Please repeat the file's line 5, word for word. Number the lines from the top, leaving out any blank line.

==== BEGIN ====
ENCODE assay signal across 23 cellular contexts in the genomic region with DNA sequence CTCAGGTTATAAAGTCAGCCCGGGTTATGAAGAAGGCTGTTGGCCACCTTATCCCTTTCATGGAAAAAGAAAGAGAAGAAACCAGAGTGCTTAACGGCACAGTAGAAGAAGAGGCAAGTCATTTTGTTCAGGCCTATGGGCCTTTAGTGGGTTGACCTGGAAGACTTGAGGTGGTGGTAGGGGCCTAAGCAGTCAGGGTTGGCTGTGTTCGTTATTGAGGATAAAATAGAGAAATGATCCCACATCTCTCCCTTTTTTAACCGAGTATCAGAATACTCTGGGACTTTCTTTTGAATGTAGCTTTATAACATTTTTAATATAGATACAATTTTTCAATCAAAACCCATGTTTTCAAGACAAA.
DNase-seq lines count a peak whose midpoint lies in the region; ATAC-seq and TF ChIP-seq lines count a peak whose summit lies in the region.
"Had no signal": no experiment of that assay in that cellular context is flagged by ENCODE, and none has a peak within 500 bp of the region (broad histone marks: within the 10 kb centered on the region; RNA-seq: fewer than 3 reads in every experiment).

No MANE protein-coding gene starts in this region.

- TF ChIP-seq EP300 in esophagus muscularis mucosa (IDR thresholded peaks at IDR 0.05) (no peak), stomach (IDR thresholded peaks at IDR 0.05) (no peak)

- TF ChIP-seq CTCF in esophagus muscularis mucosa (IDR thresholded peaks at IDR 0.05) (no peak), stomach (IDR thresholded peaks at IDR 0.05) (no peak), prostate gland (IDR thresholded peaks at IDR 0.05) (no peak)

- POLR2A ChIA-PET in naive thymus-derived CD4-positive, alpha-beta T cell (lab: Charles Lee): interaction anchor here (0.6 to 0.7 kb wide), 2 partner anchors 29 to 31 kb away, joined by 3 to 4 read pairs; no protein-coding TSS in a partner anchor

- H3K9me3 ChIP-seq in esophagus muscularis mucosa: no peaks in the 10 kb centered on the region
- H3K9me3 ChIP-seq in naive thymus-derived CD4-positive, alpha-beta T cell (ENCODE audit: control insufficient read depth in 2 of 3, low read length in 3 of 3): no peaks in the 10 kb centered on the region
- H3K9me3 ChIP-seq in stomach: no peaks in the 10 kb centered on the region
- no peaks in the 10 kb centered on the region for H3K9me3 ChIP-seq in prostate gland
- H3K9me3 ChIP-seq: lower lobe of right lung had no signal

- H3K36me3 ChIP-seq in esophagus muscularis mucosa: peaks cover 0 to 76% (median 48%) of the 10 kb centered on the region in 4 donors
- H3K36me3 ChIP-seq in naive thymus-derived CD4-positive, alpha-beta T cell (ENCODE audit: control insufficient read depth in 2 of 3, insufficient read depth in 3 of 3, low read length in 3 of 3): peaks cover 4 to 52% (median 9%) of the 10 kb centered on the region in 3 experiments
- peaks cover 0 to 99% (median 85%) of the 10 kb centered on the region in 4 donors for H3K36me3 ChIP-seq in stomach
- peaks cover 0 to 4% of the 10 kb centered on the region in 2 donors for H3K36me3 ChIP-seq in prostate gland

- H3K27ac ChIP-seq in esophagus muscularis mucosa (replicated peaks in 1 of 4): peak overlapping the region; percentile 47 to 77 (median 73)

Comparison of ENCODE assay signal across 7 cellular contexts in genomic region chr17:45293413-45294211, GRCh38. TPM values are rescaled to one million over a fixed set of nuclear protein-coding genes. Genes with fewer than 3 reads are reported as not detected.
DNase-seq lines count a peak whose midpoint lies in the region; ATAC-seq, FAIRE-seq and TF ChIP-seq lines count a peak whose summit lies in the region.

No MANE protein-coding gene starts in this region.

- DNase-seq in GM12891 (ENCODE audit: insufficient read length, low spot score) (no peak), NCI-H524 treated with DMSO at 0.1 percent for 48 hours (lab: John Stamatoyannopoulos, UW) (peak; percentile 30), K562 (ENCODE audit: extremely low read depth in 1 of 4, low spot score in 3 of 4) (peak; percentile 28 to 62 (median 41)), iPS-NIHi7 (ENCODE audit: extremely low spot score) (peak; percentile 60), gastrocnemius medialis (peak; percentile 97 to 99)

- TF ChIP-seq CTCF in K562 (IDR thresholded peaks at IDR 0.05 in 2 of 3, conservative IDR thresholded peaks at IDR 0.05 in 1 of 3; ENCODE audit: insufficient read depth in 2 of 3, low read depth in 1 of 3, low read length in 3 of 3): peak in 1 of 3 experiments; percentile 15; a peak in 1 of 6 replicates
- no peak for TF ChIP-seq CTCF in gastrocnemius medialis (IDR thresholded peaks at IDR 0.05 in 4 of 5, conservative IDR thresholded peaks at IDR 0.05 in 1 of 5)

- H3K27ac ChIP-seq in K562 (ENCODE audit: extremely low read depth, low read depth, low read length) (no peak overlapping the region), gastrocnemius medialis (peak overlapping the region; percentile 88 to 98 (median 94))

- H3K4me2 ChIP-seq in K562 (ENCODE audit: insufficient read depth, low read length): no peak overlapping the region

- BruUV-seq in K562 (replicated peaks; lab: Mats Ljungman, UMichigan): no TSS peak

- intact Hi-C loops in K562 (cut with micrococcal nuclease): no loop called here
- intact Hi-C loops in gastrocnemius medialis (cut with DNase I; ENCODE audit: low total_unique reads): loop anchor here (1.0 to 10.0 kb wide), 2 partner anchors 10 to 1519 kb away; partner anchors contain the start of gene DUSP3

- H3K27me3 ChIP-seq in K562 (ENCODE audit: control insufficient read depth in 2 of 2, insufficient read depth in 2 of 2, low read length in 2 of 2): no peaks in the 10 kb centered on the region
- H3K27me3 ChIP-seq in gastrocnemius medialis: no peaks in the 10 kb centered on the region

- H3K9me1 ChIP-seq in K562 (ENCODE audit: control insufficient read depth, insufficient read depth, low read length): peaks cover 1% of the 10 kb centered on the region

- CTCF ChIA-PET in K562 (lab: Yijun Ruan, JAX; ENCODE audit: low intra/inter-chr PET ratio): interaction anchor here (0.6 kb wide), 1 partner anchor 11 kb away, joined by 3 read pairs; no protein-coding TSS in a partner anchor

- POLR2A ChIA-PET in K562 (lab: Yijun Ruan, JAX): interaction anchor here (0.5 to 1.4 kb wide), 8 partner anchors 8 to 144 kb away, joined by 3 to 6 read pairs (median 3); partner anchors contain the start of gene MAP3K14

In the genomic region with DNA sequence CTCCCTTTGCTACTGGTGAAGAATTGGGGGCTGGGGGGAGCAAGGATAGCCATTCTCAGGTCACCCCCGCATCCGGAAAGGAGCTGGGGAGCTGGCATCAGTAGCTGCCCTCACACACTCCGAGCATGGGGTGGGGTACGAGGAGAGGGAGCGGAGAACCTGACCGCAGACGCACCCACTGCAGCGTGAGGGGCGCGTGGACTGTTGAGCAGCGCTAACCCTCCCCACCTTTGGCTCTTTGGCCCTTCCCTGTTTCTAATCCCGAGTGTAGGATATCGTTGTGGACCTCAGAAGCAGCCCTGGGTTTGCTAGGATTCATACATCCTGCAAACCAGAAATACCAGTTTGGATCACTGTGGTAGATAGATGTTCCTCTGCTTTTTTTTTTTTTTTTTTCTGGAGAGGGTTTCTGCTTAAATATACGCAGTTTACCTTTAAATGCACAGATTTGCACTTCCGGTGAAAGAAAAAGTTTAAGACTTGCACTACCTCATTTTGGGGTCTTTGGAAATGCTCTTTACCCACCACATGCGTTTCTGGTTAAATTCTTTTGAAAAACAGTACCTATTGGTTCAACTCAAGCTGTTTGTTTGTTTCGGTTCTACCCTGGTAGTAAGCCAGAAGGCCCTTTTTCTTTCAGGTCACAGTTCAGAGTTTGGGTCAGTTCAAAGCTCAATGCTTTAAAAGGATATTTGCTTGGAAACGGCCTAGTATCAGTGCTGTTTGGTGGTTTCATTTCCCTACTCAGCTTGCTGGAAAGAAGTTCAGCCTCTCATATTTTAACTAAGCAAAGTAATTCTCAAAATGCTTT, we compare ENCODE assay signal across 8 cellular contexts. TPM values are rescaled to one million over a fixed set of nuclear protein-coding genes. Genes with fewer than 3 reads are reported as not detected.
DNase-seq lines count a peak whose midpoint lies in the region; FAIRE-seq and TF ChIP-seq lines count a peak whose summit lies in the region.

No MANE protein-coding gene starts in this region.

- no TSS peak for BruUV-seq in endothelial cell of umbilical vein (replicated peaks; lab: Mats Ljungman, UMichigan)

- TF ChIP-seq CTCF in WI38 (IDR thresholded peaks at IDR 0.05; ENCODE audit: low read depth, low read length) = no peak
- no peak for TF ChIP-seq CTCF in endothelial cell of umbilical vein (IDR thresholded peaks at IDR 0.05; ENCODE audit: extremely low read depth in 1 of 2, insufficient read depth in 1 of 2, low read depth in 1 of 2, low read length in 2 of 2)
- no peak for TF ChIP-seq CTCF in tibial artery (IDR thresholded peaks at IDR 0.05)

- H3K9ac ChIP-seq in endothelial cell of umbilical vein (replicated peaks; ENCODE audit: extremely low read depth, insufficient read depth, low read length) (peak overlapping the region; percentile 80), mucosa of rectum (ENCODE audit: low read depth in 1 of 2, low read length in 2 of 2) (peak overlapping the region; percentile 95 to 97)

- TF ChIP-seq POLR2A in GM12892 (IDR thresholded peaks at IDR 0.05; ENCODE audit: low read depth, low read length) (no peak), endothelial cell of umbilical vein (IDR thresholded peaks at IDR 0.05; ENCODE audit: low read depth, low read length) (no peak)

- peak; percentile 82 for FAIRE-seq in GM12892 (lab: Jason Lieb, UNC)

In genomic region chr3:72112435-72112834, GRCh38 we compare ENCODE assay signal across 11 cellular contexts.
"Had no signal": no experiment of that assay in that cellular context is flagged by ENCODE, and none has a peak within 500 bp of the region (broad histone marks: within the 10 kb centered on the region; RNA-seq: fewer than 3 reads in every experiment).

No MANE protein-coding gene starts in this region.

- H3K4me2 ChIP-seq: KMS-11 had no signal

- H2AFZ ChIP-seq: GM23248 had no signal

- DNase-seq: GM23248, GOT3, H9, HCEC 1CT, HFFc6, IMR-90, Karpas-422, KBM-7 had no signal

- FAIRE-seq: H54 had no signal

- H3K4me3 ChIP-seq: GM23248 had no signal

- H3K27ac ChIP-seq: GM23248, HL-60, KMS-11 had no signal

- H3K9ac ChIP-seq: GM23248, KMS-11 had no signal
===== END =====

- TF ChIP-seq EP300 in esophagus muscularis mucosa (IDR thresholded peaks at IDR 0.05) (no peak), stomach (IDR thresholded peaks at IDR 0.05) (no peak)